Jacob Duck was born around 1600, most likely in Utrecht. His family originally came from the small place of Vleuten, some 15 kilometres northwest from Utrecht. At first he wanted to become a goldsmith and in 1611 he was enlisted as a pupil in the guild of the goldsmiths. In 1619 he was accepted as master goldsmith. The following year he married Rijckgen Croock with whom he had at least eight children. The municipal archives in Utrecht provide little information on Duck’s life, but it is certain that at some point in the early 1620s he must have decided to become a painter; according to the financial books of the guild of St. Luke he became a master painter in 1630–32. A document dating from 1621 suggests that he was at that time a pupil of Joost Cornelisz Droochsloot (after 1585–1666), a painter of genre pieces. Droochsloot declared to have received the apprentice fee of six stuivers ‘from a young man named Duyck’. Whether the Duyck in this document really refers to Jacob Duck is uncertain, however. ‘Young man’ in this context means bachelor, and Jacob Duck had already married in 1620. Moreover, the name Duck or Duyck was not uncommon in those days. The painter Jacob Le Ducq (of Duc) from The Hague, for instance, has often been confused with Jacob Duck from Utrecht. This is not strange at all since we know that Jacob Duck also worked in The Hague, where he might have joined a new society for painters in 1656, the Confrerie, afterwards called Pictura. The painters who belonged to this society were previously members of the Guild of St. Luke, but they considered themselves better than the common craftsmen who were also members of that guild.3 All in all it seems that Jacob Duck was not very successful as a painter. In 1661 he returned to Utrecht, where he died in 1667. After his death his heirs refused to pay for the large debts he had left behind.
Duck specialized in scenes depicting soldiers, commonly called kortegaarden after the French term corps de garde, which means guardroom.4 He may have been inspired by his would-be teacher Joost Droochsloot who also painted such compositions. Yet whereas Droochsloot did so in the Flemish style of Sebastiaen Vrancx (1573–1647), Duck was closer to his Dutch colleagues Pieter Codde (1599–1678), Anthonie Palamedesz (1601–1673), and Simon Kick (1603–1652). In Utrecht, Duck was the only painter who specialized in kortegaarden. The history of this subject in genre painting and Duck’s position in it, as well as the development and character of his art, are discussed at length in the opening chapters of Rosen’s book. He divides Duck’s oeuvre into three groups: guardroom scenes, brothel scenes, and a remaining group of vanitas paintings and miscellaneous works. This division is maintained in the catalogue. The guardroom and brothel scenes make up about two-third of the oeuvre. There are also about fifty replicas and copies known of paintings by Duck, which is quite a lot. It is possible that Duck ran a workshop, although there are no documents to corroborate this. Only five paintings (of 157 listed as autograph) are dated, yet Rosen, taking the signature types into account, believes that he can establish a chronology within the oeuvre. Given the fact that Duck’s paintings are usually of the same type, and that he received commissions only sparsely, this reviewer can only emphasize that it is virtually impossible to outline a chronology on the basis of so few ‘hard data’. Nevertheless, the suggested dates can serve as a tool for further research.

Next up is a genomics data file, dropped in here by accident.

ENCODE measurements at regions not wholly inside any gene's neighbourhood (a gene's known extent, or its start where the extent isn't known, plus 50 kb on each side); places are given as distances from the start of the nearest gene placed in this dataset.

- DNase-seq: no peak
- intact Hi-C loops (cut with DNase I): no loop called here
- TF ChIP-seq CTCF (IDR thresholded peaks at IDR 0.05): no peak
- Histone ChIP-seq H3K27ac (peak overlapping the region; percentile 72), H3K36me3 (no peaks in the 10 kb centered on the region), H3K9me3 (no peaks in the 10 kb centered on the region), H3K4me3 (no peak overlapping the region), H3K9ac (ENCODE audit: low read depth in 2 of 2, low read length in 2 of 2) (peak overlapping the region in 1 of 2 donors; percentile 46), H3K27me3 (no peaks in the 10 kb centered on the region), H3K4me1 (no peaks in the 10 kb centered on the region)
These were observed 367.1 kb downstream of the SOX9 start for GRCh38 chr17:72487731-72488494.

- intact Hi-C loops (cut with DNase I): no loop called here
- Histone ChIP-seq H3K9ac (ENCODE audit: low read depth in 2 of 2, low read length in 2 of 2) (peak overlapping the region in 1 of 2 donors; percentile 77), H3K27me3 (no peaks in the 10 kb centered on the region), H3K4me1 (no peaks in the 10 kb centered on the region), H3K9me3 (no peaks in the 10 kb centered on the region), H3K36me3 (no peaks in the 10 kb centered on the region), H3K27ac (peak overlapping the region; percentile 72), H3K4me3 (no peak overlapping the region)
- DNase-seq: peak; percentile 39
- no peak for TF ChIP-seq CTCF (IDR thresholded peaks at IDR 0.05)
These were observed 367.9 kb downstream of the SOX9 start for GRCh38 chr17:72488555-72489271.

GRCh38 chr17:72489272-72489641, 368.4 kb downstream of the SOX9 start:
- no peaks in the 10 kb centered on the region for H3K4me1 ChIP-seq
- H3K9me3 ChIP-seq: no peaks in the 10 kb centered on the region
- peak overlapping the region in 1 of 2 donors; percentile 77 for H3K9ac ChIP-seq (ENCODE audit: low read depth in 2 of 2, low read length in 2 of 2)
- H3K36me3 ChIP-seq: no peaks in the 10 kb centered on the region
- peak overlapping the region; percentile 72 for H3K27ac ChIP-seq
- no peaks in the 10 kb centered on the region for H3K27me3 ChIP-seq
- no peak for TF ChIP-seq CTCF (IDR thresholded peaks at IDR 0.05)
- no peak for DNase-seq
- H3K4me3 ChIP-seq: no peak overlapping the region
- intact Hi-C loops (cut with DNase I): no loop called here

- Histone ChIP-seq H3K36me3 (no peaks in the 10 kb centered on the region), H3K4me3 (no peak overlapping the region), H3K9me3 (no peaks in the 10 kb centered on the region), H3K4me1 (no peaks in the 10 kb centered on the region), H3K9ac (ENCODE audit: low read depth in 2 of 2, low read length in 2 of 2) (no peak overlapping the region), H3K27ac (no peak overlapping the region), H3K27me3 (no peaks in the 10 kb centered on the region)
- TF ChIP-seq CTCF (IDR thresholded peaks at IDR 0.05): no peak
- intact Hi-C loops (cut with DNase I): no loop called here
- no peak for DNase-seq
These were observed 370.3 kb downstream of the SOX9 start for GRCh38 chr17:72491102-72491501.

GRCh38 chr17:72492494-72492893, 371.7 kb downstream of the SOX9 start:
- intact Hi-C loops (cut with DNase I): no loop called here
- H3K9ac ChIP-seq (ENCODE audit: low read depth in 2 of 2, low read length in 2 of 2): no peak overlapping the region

The strength of this book lies in the catalogue and the illustrations. The catalogue is detailed, with substantial information on the provenances of the paintings and iconographical interpretations whenever necessary. All the paintings are illustrated, mostly in colour, and only in black and white when no colour illustration was available. The catalogue of 157 numbers is followed by groups of paintings with a doubtful attribution, the rejected works, and the drawings and prints. There is no list of the documents, but as it has been stated, Jacob Duck did not appear in archival records often. Jochai Rosen has to be complimented for bringing his study on Duck to such a good end. With this book another painter from Utrecht now has his monograph with catalogue raisonné.